Rocky Fork Enterprise

Retiring mailman even had dogs' stamp of approval

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Jeff Nesser pets one of his favorite dogs, Solo, while traveling on his mail route.
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It's the delivery of kind words, a listening ear and dog treats that Gahanna residents have come to appreciate about mailman Jeff Nesser.

Nesser is retiring Oct. 3 from the U.S. Postal Service after 46 years of service. He began his career at age 18 in Worthington, and he has spent the past 30 years delivering mail in Gahanna.

"The people made my route," he said. "It made my day. The mailboxes are by the curb. I delivered a lot of Amazon packages. The UPS person and I got to be friends.

"I saw enough of the people that they knew I was interested in them. I've watched kids grow up on the route."

Nesser said he came to know the people and their dogs on the route he has walked for 20 years, covering areas between U.S. Route 62 along Cherry Bottom Road to Knob Hill, Crossing Creek and Laurel Ridge.

Resident Elizabeth Gleason scheduled many of her weekdays around Nesser's schedule.

"It isn't that I have tremendously important mail I am awaiting the arrival of," she said. "It's in order to let my dogs out to see Jeff. Each morning around 10:30 a.m., my dogs begin their wait on our front steps. They lay listening for the familiar sound of the mail truck. From the moment the mail truck turns onto our street, our dogs fly down the steps, head to the back door and impatiently wait for the door to open in order to run as fast as they can to the end of the driveway."

Once Nesser arrived at the Gleasons, he stopped his truck, walked over to the dogs and asked them to sit for treats.

"If my husband or I (were) outside, Jeff always took time to visit and share a kind thought," Gleason said. "Jeff has no idea the pure delight he has brought to our family. His act of kindness and generosity with his time reminds us how much a simple act can impact one's life."

Nesser said carriers aren't supposed to give dogs treats, but he did anyway.

"There are quite a few I would give biscuits to," he said.

A dog named Solo is one he has come to love.

"I've been a small-dog kind of guy," he said. "That dog made me fall in love with big dogs. He was the most amazing dog. The first time I walked up with a package, he came out from the bushes. I thought he was going to eat me. He looked like a wolf."

Instead, Solo sat against Nesser.

"He lay on his back as if to say, 'Please do my stomach.' " Nesser said. "I'd give him a scratch, and he was ready for his biscuit. In fall and winter, he has the most beautiful coat. Some days he would howl. I thought, 'What have I created.' I loved him. He was one of my favorites."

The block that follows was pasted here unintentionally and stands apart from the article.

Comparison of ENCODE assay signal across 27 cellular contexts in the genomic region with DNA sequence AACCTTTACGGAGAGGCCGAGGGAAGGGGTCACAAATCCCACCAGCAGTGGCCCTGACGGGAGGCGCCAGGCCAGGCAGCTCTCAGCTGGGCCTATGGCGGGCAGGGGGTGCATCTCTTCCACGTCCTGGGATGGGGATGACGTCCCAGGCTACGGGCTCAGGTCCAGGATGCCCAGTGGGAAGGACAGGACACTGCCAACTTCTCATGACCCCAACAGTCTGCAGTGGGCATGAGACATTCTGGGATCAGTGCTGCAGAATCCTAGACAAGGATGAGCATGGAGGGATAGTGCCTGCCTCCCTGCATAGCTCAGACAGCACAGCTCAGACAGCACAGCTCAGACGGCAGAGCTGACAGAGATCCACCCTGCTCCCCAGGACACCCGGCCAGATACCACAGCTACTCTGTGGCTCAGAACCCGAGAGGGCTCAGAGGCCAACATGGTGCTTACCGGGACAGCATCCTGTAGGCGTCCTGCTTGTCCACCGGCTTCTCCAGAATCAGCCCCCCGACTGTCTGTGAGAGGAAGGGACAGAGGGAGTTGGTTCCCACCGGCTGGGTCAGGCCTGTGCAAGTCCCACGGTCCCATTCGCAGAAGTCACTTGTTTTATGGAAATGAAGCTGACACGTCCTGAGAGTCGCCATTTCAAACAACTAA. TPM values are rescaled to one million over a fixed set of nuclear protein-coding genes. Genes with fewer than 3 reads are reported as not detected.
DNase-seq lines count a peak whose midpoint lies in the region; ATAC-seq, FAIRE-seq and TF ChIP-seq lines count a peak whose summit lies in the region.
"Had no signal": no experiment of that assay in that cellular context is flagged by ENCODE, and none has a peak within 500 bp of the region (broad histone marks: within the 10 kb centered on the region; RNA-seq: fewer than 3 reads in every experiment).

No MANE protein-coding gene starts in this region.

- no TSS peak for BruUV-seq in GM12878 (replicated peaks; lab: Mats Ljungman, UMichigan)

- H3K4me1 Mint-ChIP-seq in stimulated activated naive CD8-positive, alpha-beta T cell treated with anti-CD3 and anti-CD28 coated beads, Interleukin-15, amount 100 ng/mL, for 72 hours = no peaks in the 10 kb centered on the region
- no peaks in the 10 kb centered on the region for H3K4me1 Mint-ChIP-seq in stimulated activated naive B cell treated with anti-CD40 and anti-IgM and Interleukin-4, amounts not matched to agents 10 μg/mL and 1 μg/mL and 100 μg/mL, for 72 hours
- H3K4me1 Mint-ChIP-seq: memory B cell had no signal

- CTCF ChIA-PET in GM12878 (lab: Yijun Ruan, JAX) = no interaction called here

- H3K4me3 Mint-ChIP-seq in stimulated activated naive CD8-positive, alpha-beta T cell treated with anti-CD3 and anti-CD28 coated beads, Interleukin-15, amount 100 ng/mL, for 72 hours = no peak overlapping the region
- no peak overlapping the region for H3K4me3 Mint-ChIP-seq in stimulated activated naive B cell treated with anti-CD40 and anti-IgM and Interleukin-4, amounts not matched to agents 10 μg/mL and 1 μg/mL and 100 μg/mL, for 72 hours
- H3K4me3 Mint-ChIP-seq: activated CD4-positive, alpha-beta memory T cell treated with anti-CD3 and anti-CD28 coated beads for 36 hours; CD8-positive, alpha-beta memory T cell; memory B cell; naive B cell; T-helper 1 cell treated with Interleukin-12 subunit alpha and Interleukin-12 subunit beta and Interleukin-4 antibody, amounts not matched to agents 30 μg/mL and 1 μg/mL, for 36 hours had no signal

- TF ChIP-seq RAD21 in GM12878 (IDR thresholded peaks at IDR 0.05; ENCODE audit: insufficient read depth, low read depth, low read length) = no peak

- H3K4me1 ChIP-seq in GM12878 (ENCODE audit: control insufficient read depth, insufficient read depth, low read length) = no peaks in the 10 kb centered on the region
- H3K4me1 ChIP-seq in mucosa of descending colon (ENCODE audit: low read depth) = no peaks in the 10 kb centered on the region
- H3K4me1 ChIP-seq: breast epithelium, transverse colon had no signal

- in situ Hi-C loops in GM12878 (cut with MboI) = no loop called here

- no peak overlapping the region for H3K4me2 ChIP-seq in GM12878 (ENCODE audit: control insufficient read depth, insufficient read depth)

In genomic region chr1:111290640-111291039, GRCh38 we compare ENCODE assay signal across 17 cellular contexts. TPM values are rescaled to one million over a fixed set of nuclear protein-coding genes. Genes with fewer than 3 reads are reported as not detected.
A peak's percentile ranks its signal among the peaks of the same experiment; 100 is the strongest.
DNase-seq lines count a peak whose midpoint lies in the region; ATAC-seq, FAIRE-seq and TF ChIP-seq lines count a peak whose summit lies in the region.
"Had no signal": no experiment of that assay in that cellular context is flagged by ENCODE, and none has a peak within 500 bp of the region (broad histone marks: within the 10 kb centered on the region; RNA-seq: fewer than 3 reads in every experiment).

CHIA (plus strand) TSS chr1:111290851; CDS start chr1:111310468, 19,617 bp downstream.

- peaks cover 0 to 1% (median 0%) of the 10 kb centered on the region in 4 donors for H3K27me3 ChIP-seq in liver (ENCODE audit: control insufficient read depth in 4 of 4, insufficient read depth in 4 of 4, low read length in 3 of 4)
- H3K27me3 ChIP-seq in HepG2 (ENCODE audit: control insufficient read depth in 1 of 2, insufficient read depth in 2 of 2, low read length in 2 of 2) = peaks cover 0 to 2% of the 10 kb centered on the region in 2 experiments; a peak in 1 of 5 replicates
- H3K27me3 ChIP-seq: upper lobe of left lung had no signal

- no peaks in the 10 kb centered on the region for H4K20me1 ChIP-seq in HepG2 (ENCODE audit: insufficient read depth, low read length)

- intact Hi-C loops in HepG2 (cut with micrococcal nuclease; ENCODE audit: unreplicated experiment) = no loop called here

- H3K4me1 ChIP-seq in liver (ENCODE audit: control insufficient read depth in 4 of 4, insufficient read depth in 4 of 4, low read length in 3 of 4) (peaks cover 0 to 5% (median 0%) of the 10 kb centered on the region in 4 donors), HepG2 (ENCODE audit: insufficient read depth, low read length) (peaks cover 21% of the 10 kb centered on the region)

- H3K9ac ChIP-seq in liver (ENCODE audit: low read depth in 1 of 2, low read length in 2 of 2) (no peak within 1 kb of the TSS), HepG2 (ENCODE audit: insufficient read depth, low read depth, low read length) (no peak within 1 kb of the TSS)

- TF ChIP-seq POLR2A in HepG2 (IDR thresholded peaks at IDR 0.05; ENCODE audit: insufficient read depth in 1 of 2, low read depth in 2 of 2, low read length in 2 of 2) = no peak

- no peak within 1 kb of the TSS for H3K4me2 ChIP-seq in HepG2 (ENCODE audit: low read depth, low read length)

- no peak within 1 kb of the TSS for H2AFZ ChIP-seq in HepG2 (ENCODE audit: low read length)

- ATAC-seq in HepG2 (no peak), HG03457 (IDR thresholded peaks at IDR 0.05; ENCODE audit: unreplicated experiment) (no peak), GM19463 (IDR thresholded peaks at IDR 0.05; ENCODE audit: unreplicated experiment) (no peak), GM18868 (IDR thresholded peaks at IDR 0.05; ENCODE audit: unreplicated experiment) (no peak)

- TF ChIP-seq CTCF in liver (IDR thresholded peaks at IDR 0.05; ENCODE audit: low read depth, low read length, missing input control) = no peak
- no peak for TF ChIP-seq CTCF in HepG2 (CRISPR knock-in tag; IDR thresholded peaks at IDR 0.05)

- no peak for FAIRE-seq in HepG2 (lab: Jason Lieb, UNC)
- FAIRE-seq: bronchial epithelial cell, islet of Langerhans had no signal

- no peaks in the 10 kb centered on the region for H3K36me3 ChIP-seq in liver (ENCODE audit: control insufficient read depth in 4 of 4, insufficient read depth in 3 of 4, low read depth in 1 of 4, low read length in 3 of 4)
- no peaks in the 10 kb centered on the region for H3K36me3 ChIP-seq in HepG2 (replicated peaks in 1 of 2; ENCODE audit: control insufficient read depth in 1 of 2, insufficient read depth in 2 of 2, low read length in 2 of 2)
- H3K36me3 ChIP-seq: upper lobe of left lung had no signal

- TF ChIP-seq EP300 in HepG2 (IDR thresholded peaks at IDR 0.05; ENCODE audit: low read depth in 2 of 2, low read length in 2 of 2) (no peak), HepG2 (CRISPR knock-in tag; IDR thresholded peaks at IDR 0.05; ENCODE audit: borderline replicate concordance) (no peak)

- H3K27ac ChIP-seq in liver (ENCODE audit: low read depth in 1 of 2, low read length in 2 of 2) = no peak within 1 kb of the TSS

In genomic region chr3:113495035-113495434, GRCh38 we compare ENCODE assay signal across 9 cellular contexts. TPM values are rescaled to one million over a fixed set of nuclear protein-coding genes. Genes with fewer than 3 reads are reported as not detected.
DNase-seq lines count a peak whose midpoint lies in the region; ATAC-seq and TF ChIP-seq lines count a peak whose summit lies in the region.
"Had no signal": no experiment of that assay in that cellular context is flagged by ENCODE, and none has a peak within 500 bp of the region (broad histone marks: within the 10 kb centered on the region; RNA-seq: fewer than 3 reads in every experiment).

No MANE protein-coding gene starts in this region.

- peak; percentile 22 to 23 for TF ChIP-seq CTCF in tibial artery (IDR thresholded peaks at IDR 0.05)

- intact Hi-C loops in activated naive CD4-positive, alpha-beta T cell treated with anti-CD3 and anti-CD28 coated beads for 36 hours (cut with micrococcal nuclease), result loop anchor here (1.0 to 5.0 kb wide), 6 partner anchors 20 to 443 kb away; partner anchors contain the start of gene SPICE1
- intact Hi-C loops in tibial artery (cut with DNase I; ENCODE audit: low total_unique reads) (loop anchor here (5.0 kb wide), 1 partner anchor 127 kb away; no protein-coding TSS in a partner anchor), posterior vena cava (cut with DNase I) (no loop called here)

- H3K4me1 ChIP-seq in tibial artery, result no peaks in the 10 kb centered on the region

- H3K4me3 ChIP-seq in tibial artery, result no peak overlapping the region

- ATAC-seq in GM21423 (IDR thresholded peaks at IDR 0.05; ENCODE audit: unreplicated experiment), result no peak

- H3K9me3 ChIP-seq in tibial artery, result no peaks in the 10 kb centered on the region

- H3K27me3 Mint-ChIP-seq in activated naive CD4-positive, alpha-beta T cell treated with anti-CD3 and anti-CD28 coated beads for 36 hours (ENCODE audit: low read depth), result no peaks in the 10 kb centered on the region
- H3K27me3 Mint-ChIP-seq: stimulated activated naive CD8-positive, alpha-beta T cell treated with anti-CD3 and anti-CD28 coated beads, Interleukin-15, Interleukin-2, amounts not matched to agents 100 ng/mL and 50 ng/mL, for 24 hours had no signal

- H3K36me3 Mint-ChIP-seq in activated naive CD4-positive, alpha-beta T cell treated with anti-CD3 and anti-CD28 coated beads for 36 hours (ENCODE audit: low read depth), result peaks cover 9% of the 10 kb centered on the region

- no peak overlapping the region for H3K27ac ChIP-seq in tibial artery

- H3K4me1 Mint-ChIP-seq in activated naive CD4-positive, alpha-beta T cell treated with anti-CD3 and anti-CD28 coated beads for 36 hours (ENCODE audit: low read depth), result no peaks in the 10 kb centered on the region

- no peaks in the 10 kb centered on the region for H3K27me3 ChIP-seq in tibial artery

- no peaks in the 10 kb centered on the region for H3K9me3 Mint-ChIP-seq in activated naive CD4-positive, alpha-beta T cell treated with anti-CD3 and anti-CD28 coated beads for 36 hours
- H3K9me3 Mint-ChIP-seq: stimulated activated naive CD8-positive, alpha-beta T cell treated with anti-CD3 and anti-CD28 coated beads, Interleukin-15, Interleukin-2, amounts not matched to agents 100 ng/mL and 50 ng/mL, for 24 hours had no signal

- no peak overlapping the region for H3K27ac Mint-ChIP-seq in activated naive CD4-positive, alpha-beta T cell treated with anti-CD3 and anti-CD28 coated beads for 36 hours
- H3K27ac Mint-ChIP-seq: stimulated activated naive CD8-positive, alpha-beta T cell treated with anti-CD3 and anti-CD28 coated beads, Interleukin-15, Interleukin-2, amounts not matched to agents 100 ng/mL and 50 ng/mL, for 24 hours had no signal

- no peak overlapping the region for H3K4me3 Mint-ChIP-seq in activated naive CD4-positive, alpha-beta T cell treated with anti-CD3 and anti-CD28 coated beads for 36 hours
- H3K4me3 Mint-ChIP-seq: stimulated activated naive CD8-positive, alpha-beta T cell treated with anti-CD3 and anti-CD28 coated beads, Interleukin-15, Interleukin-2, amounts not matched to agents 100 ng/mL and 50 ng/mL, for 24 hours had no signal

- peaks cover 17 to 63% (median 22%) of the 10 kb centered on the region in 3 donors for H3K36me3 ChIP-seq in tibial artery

Mary Ann Rosa said Nesser's daily delivery was highly anticipated by her dog, who could hear the mail truck from the adjoining neighborhood and would wait patiently by the mailbox until she could see him coming down the street.

"He always had a pat on the head for her, and he never showed up without a doggy biscuit," she said. "I think most every dog in the neighborhood knew Jeff."

Rosa said she also had many great, though brief, conversations with Nesser. Topics ranged from the weather and the OSU Buckeyes to politics.

"He was always so thoughtful, courteous and willing to help," she said.

Beth Arledge said Nesser is one of the most personable people she knows.

"He never passed up the opportunity to wave or share a kind word," she said. "He's definitely a front-porch guy."

She said she and her husband, Craig, would miss him.

Tom Torr said Nesser has been a loyal and beloved mailman.

"He was so caring about people, and he went beyond his duties," Torr said.

Nesser, a Gahanna resident, said he really enjoyed being outside with people and animals. He already has left his route because of medical reasons, but his official retirement date isn't until October.

Nesser said he's being treated for a rare form of melanoma that was discovered by a dermatologist in May.

"Right now I'm going through a medical thing, and that will occupy my time," he said. "I'm in a clinical trial with a new drug, showing good promise. I'm doing really well. I feel good about the whole process."

Eventually, he said, he would like to work with youth.

"I've had some exposure with Youth for Christ on the West Side," he said. "These kids need help. If I get an opportunity to do that, I would love to be involved as a volunteer."

In the meantime, Nesser said, he will continue to visit the customers who have become friends on his route.

The people told me not to be afraid to drop by, he said.

"My wife and I stopped to visit a neat couple after surgery," Nesser said. "He and I started talking about his past and who he was. I thought, holy cow, he jumped out of airplanes. He was a Green Beret and helped start SWAT in Columbus. That's what I love, finding out about people. I was mesmerized."

He said he has appreciated everyone on his route as much as they liked him.

"Thank you so much for a really enjoyable 20 years on that route," Nesser said. "It was enjoyable getting to know you and thank you for being so appreciative. I loved it."

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